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Intrauterine growth and survival in cerebral palsy
  1. K Hemming1,
  2. J L Hutton1,
  3. S Bonellie2,
  4. J J Kurinczuk3
  1. 1
    Department of Statistics, University of Warwick, Warwick, UK
  2. 2
    School of Accountancy, Economics and Statistics, Napier University, Edniburgh
  3. 3
    National Perinatal Epidemiology Unit, University of Oxford, Oxford, UK
  1. K Hemming, Department of Statistics, University of Warwick, Warwick, UK; karla{at}stats.warwick.ac.uk

Abstract

Background and objectives: Deviations in birth weight from an optimum, thought to be just above average for gestational age, are known to increase both the risk of developing cerebral palsy and the risk of developing cerebral palsy of a more severe form. Influences on survival of such deviations from average birth weight for gestational age are not known.

Methods: Using a well-established, well-defined and large UK cohort of children and adults with cerebral palsy, followed from birth for nearly 25 years, we investigate the influence of deviations from average birth weight for gestational age, on survival duration, after allowing for severity of impairments.

Results: A total of 3946 cases, born between 1980 and 1996 were included. For those born much lighter than average for gestational age, more than 30% (n = 313) had a severe motor or cognitive impairment, rising to as much as 40% (n = 239) for extremely low weights. For female infants, the proportions severely impaired increased to as much as 35% (n = 49) among those born much heavier than average; no such increase was observed for heavier than average male infants. For those with four severe impairments and a birth weight close to average for gestational age, around 60% (n = 140) survived to age 15 years, compared with less than 40% (n = 9) of those born much heavier than average for gestational age. A 2-year-old child with four severe impairments and born heavy for gestational age has a predicted median life expectancy of 79% (95% CI 70% to 88%) of the average.

Conclusions: Infants with a birth weight lighter than average for gestational age have an increased likelihood of developing a more severe form of cerebral palsy. Surprisingly, among the infants who are very severely impaired, those born much lighter than average for gestational age have the longest life expectancy, and those born much heavier than average for gestational age have the shortest life expectancy.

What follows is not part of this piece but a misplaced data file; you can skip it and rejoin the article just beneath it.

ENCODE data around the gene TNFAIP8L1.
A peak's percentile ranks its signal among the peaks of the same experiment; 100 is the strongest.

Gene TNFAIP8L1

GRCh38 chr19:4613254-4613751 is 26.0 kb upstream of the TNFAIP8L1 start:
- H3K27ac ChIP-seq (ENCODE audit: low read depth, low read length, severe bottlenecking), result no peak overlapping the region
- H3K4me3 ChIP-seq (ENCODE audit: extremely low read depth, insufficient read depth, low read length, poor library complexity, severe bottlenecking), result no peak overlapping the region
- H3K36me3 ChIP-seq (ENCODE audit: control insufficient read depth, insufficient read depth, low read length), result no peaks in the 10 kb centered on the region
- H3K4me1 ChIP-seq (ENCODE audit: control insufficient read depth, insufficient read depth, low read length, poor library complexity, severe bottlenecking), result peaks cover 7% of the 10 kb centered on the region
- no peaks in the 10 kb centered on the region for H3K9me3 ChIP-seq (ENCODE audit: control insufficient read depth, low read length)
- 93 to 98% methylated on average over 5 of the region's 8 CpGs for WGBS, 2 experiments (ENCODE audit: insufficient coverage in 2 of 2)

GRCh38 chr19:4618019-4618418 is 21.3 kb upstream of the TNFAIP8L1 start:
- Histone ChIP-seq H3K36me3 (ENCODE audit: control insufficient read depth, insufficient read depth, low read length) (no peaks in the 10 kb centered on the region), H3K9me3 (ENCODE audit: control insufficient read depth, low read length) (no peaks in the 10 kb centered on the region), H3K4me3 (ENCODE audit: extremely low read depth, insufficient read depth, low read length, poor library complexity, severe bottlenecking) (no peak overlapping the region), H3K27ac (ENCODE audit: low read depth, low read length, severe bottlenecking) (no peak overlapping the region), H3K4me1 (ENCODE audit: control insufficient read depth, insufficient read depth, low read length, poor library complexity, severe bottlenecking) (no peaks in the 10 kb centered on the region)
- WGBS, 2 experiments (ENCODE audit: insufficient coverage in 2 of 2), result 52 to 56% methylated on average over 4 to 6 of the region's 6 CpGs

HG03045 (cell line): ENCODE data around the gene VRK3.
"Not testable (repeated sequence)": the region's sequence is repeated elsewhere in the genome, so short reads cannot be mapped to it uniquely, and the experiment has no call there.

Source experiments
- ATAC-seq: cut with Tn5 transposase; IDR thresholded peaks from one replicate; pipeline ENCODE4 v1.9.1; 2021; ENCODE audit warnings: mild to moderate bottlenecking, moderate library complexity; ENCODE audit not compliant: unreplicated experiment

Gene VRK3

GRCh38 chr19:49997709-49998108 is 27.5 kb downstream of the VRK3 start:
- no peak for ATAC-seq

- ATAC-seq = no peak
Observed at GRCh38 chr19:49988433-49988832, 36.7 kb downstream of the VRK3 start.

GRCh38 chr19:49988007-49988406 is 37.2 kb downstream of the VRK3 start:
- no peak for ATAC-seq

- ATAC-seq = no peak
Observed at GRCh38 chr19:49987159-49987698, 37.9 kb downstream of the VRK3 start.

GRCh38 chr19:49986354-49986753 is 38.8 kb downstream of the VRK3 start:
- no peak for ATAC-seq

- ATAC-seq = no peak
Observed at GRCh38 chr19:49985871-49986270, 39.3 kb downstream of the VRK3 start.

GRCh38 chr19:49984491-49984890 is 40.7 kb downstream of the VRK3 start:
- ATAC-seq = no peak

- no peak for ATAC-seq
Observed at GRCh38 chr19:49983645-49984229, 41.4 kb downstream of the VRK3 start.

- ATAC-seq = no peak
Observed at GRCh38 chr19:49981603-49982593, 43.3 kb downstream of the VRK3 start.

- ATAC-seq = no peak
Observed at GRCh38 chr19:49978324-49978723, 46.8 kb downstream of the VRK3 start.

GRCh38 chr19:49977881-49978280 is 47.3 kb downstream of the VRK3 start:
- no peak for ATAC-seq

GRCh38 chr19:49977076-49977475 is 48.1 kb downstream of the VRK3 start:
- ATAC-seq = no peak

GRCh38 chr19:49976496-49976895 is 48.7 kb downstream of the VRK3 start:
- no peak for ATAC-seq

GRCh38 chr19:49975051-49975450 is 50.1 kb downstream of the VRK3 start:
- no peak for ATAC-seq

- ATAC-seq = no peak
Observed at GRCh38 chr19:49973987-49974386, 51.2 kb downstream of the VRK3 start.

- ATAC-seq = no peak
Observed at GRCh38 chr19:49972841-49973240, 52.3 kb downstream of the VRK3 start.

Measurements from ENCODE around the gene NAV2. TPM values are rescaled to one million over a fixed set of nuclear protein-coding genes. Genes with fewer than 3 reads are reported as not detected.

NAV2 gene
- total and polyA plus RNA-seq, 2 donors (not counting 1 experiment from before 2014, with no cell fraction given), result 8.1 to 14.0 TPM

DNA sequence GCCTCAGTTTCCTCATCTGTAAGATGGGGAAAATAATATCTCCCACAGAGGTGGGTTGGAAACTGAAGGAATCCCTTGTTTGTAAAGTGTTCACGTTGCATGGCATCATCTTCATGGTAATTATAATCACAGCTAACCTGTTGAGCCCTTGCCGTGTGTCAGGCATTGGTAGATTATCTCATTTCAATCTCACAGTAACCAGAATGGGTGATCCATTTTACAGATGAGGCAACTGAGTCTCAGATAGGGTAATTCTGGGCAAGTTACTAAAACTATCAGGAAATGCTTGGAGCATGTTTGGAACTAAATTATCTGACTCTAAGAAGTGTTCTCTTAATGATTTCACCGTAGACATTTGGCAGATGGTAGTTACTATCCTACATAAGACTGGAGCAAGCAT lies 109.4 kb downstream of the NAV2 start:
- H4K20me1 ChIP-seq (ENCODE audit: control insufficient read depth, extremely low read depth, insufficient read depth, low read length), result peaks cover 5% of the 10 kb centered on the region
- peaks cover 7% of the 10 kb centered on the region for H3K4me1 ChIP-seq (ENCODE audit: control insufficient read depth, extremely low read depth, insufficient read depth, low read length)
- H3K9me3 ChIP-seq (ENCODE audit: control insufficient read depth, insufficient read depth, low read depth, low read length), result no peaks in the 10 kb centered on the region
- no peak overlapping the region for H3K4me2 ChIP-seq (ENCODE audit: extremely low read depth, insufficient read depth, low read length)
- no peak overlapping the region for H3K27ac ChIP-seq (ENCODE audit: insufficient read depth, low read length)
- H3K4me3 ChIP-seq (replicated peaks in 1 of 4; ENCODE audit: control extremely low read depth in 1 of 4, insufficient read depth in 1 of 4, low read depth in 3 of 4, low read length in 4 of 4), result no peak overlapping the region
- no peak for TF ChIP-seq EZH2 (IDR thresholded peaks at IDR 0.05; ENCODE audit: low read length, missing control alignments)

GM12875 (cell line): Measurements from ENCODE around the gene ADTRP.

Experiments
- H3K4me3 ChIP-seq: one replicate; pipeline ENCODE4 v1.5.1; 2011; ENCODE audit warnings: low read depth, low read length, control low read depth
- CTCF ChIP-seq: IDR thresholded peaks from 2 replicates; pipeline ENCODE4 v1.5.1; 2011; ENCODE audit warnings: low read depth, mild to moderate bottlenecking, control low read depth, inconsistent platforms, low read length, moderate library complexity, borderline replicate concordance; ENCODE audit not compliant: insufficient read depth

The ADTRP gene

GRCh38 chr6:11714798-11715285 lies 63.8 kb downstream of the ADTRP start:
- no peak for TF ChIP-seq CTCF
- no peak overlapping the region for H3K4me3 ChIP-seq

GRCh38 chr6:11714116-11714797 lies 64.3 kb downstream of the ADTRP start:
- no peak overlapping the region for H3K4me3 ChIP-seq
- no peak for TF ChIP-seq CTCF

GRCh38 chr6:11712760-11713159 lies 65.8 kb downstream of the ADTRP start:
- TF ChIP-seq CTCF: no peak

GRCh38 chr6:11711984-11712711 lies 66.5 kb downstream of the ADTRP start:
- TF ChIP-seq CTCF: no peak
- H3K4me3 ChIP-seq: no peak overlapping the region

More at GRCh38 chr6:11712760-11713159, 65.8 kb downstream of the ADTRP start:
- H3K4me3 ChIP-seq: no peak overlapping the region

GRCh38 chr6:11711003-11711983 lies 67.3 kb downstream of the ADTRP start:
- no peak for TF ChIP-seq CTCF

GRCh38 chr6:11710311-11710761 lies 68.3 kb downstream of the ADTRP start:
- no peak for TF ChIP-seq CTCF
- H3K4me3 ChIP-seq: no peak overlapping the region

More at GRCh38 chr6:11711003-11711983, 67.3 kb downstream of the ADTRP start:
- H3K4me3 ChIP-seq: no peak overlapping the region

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Footnotes

  • Funding: KH was employed as a research assistant to J Hutton and P Pharoah under an Medical Research Grant (number G9900630) “Life expectancy in children and young adults with cerebral palsy: a UK collaboration” for the duration of this work. JK was partially funded by a National Public Health Career Scientist Award from the NCCRCD (PHCS022). The Merseyside and Cheshire register is currently funded by the NHS, North of England. Collaborative Cerebral Palsy Survey receives grants from the Directors of Public Health of the Northern and Yorkshire Region and Primary Health Care Trusts. 4Child—Four Counties Database of Cerebral Palsy, Vision Loss and Hearing Loss in Children is currently funded by the Department of Health Policy Research programme under the Research Active Disease Registers Initiative. The national perinatal epidemiology unit is funded by a grant from the Department of Health, England. The Scottish Register of Children with Motor Deficit of Central Origin was originally set up in Glasgow University and funded by a grant from the Chief Scientist of the Scottish Office. The register was subsequently transferred to the care of the Information Services Division of NHS National Services Scotland. The Northern Ireland Cerebral Palsy register is funded by the Department of Health, Social Services and Public Safety.

  • Competing interests: JLH has served as an expert witness on life expectancy in cerebral palsy legal cases.

  • The various funding sources were not involved in the design or conduct of any stages of this work, or in the decision to submit for publication. The views expressed in this paper are those of the authors and not necessarily those of the Department of Health.

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